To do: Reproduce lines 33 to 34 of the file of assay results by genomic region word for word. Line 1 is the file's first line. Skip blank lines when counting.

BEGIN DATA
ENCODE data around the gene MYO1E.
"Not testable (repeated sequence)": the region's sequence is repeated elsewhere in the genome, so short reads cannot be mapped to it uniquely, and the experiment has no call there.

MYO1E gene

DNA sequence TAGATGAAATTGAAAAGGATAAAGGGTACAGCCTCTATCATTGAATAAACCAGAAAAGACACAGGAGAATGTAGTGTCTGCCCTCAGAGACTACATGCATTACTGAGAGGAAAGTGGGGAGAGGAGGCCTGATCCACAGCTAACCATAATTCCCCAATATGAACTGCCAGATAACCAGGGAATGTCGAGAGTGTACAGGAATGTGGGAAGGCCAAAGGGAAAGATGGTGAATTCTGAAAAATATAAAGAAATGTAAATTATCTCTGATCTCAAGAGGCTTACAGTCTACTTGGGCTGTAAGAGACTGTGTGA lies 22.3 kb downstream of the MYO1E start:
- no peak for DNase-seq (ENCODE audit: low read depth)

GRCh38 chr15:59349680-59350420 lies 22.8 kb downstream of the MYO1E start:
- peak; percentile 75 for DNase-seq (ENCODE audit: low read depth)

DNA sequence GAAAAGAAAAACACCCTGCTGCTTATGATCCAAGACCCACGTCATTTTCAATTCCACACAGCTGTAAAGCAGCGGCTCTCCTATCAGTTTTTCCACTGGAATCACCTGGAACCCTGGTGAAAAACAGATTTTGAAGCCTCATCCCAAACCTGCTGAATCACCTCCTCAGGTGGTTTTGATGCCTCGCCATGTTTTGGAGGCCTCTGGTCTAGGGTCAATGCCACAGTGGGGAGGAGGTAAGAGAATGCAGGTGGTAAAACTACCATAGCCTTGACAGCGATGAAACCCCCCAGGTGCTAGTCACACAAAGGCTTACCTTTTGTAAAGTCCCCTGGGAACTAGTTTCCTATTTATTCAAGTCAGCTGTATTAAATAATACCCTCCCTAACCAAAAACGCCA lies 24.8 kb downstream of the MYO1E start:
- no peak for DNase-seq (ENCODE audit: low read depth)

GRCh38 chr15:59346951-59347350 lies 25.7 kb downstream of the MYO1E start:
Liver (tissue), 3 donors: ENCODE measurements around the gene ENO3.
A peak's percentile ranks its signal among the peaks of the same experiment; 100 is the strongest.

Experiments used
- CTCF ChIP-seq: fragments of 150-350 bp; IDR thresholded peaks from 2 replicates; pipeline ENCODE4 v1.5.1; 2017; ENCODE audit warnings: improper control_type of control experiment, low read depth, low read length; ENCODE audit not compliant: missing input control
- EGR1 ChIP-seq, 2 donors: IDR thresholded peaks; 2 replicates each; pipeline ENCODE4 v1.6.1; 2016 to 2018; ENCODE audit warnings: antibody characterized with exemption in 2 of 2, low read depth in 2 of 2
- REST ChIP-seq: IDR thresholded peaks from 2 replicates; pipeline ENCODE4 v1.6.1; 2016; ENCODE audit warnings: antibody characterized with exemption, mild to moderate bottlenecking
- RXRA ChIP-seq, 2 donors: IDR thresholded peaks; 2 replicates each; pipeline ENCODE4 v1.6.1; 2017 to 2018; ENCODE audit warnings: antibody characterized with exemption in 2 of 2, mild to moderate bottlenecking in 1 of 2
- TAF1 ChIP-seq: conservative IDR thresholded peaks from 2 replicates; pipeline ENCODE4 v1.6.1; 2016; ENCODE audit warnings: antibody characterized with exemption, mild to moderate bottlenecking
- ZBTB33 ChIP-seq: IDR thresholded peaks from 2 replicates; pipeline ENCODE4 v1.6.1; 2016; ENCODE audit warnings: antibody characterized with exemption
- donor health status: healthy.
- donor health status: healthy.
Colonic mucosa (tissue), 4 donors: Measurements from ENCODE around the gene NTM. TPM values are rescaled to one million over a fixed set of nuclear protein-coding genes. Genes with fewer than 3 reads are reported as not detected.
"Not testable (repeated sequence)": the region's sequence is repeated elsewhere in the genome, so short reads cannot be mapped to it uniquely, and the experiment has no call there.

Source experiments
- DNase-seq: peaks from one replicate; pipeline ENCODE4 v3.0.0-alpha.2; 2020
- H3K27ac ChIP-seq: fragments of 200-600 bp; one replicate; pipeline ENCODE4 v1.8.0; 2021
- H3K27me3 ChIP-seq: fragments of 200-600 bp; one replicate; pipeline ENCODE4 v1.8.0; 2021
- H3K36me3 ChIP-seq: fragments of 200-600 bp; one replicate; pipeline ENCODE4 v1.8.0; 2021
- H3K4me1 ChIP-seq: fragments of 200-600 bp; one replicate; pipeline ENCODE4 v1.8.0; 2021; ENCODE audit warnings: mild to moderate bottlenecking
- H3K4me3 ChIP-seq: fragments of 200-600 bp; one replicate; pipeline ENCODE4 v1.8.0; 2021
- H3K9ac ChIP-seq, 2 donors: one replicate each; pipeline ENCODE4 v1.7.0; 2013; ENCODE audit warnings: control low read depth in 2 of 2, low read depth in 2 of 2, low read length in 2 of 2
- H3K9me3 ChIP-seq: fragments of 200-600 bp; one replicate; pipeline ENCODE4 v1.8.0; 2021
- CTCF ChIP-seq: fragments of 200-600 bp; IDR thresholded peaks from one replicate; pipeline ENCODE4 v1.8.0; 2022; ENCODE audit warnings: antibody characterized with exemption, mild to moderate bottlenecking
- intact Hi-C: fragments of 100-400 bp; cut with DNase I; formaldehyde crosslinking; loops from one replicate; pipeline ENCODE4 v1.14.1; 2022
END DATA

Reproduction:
- CTCF ChIP-seq: fragments of 200-600 bp; IDR thresholded peaks from one replicate; pipeline ENCODE4 v1.8.0; 2022; ENCODE audit warnings: antibody characterized with exemption, mild to moderate bottlenecking
- intact Hi-C: fragments of 100-400 bp; cut with DNase I; formaldehyde crosslinking; loops from one replicate; pipeline ENCODE4 v1.14.1; 2022